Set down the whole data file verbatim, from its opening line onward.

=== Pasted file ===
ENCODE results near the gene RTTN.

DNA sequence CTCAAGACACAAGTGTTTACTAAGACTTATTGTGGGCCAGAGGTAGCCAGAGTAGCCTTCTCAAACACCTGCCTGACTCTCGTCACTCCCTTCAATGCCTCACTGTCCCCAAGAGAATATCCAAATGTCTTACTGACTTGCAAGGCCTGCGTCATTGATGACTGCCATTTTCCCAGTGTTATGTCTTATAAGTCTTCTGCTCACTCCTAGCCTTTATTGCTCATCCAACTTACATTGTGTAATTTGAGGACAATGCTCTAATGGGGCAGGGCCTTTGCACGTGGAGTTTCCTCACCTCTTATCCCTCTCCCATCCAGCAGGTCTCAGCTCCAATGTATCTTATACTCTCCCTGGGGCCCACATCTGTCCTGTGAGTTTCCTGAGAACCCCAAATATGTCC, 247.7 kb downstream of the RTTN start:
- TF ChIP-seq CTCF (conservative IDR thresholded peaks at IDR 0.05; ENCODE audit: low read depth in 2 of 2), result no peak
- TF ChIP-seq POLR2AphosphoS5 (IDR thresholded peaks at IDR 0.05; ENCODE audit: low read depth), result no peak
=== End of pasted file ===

ENCODE results near the gene RTTN.

DNA sequence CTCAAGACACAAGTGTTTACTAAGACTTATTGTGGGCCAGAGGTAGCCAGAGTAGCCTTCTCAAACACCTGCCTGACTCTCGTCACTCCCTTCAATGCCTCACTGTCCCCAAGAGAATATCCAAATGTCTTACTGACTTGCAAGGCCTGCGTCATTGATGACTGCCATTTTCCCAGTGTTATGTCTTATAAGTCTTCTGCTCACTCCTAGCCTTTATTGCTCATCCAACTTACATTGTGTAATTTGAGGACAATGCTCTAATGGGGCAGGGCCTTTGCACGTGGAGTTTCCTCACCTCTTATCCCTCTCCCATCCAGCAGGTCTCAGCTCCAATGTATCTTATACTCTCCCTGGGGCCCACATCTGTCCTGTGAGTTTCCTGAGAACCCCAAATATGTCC, 247.7 kb downstream of the RTTN start:
- TF ChIP-seq CTCF (conservative IDR thresholded peaks at IDR 0.05; ENCODE audit: low read depth in 2 of 2), result no peak
- TF ChIP-seq POLR2AphosphoS5 (IDR thresholded peaks at IDR 0.05; ENCODE audit: low read depth), result no peak